No one has a claim on reality. “Facts” don’t matter without acknowledging this.

This has been a really interesting year so far. We have called it the “age of fake news”, “alternative facts”, where to parties on both sides of the fence, it means that we are surrounded by impositions against a “true reality”.

What is a fact, anyway? What is it? The “Theory” of Evolution? The “Law” of Gravity? What are facts but the repeated results of a hypothesis proven by “evidence” that sometimes gets overturned? Isn’t it strange how news and facts are now being framed as if they have always had objective, static states, when once upon a time, statisticians would disclose their error intervals, scientists would list out their uncertainties, and even mathematicians would admit to the incompleteness of their proofs and disprove past mathematical — ah, what a refreshing word this will be — ideas.

If we are going to tout around facts like we have a claim to understanding it, let’s make sure we understand ideas: their power, their rise, how some ideas become our facts and the conditions that constitute their importance.

What about this idea?

“We do not see the world as it is. We see the world as we are.”

If we see hate, it is because we are hateful. If we see love, it is because we are loving.

If we see loss, it is because we are losing. If we see abundance, it is because we are abundant.

Let’s think about that. Let it bask.

The problem with fighting with other people’s world views by saying that they pale compared to your own world views is that it is both invalidating and persuasively ineffective, and when we are embedded in a bittersweet system of democracy that requires that we work together and, more importantly, persuade each other in order to gain a majority vote, then we need to stop being so incredibly ineffective about it.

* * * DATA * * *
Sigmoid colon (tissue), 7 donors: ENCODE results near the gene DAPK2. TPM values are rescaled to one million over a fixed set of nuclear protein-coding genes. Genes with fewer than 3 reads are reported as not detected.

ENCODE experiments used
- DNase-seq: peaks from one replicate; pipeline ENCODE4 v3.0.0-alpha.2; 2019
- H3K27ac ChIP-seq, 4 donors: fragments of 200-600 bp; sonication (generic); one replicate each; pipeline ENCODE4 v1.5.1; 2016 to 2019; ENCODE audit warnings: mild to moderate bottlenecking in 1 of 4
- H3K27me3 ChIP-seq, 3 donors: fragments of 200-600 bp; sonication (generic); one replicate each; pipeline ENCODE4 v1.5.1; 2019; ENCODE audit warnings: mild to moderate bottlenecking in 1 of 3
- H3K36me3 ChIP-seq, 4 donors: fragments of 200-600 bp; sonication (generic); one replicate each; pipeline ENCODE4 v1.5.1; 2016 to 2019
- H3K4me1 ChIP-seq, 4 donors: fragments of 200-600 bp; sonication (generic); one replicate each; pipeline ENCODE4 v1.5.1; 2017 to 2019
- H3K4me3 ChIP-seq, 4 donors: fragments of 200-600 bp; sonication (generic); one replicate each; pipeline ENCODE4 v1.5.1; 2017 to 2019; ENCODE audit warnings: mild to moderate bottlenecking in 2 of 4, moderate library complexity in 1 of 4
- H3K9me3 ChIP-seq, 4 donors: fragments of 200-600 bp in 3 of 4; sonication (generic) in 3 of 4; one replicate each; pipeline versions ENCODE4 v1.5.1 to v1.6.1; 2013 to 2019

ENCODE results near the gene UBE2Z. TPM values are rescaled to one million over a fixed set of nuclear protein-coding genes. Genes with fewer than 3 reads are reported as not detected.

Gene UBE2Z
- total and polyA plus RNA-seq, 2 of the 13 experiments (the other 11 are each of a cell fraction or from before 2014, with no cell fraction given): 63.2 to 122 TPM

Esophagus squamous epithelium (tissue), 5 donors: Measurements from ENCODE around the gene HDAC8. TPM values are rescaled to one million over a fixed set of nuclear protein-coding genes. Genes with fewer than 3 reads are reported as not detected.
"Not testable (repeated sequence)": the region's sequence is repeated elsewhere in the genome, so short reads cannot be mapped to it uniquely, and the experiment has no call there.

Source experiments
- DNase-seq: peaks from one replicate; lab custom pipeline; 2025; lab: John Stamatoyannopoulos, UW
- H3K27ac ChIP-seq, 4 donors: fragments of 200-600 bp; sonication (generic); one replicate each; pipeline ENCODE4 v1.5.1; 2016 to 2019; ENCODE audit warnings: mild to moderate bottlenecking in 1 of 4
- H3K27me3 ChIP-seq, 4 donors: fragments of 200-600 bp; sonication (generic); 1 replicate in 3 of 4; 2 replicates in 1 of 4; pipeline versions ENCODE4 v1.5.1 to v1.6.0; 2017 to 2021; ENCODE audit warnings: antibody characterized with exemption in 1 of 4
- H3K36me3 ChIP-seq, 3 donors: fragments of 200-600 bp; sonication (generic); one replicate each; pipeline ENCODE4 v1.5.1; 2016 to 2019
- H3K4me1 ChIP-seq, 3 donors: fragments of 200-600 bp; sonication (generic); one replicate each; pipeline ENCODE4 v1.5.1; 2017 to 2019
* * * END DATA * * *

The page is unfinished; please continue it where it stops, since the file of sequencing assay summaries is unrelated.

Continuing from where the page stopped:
Assuming that you — yes you, marching in your Women’s Marches, wearing your Make America Great Again hats — assuming that you are not equally subject to the limitations of subjective perception as your listener implies that you are somehow a more superior HUMAN compared to your listener, as if they are not as Human as You are, as if they are “inherently inferior”. This is not only disrespectful to your listener, but as it stands, at best it risks seeming logically incoherent and at worst it demonstrates your own internal hypocrisy (and hence, failed grasp on reality).

Because if it is true that we believe in the premise that “all human beings are created equal,” (or, at the very least, that we need to pretend/assume that this is so, given how our democratic system works), then we need to act as if no one human is more superior than another human, so it cannot be that you are somehow Superhuman compared to your listener. It cannot be*. Yet, abutting that you have a grasp on what is really going on while they do not is the premise of one’s inherent superiority over others.

(*= but, in case you are in fact a Superhuman, please let us know so we can study your unique biological advancements!)

Instead of the message, “you are wrong, I am right”, or “they are wrong, we are right”, the internally consistent message must instead be:

I think that it is your idea that <insert underlying assumption of your listener’s given statement or posed question here that you think exists>.”

We can also substitute the word idea above with view, theory, hypothesis, model, or paradigm.

Only when we frame our discussions in terms of ideas do we separate attack of the Person from attack of the View.